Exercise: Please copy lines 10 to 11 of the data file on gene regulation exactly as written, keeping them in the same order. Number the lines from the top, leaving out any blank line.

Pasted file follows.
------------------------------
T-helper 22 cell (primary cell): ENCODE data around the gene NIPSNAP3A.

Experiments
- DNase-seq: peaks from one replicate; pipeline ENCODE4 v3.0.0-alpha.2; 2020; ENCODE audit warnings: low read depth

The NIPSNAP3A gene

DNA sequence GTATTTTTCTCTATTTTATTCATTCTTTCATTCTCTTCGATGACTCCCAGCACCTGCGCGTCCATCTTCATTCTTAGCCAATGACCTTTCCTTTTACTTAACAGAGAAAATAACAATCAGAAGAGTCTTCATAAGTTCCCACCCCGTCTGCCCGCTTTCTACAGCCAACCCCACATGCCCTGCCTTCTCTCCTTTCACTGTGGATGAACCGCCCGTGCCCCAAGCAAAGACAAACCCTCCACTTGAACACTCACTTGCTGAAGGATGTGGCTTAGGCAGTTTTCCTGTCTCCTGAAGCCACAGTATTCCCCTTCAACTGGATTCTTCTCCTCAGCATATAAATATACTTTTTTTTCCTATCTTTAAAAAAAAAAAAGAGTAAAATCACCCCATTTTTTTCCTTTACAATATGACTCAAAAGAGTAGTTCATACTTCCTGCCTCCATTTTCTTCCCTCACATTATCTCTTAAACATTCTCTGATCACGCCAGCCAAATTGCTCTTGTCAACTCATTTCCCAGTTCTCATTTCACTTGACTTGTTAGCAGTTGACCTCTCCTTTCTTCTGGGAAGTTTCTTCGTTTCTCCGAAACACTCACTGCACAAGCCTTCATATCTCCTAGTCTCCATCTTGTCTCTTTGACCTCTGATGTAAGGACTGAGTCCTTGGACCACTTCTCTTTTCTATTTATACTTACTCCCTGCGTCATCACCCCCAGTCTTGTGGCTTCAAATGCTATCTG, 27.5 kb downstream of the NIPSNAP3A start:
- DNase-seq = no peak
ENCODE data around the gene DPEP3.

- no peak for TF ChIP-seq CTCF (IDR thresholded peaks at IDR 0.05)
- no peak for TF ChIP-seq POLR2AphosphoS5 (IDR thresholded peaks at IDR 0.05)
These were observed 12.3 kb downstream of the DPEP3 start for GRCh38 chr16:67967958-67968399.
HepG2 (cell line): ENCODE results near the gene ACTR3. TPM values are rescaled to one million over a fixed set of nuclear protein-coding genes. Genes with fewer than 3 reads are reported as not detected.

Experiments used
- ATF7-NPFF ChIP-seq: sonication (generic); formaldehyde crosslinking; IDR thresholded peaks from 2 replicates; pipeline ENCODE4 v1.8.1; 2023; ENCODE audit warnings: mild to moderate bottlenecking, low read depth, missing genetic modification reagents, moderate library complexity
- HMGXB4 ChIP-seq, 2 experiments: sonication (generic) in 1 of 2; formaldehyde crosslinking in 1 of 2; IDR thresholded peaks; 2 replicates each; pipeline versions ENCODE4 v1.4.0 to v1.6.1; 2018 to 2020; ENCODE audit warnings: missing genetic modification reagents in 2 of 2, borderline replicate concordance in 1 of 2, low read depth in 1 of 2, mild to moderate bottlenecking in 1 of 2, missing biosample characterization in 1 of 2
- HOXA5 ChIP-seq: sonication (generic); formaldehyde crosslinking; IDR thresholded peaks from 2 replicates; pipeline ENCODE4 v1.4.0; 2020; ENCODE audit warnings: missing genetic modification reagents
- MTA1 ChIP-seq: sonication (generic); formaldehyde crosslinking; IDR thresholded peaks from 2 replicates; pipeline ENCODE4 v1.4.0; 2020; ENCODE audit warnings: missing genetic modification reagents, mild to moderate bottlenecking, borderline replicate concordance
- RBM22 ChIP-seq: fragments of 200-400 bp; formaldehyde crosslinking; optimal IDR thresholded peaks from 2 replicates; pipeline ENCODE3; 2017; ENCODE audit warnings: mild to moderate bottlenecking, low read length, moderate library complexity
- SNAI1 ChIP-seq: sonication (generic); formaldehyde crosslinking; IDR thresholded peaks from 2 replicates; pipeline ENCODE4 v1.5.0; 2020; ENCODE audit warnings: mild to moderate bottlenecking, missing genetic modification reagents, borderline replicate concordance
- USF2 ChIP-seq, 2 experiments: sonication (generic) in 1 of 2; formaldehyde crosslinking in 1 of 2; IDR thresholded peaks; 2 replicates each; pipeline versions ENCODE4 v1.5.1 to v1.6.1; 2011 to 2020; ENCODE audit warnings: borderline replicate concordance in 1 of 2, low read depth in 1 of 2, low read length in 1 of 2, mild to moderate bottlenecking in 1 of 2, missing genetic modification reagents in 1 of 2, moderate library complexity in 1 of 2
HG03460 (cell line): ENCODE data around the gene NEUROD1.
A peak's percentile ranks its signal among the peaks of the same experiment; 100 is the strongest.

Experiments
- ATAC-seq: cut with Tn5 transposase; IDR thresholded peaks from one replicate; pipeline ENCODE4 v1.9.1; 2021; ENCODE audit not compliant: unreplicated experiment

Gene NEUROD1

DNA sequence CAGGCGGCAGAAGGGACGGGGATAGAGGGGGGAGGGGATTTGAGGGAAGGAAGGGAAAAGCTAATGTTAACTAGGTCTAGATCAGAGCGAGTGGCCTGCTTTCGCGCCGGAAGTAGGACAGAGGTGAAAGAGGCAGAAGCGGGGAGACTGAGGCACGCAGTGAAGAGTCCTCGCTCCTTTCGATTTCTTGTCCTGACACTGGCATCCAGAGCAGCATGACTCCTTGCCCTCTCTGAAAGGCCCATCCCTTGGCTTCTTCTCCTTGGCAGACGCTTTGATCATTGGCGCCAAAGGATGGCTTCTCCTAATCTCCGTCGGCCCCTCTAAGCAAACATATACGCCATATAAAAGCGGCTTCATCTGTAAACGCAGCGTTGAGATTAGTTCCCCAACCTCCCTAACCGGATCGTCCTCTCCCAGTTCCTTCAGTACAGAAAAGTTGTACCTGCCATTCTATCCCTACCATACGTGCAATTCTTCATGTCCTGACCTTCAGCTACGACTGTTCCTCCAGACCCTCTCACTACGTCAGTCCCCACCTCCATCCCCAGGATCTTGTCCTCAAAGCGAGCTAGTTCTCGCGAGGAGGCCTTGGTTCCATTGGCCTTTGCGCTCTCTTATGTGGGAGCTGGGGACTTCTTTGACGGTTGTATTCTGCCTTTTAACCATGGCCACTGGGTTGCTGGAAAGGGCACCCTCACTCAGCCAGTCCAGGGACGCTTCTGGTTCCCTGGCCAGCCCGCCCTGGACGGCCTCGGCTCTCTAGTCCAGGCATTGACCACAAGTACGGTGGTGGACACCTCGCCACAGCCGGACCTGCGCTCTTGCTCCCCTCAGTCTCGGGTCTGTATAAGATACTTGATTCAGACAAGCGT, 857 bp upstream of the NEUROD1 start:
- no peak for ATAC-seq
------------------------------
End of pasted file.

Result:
These were observed 12.3 kb downstream of the DPEP3 start for GRCh38 chr16:67967958-67968399.
HepG2 (cell line): ENCODE results near the gene ACTR3. TPM values are rescaled to one million over a fixed set of nuclear protein-coding genes. Genes with fewer than 3 reads are reported as not detected.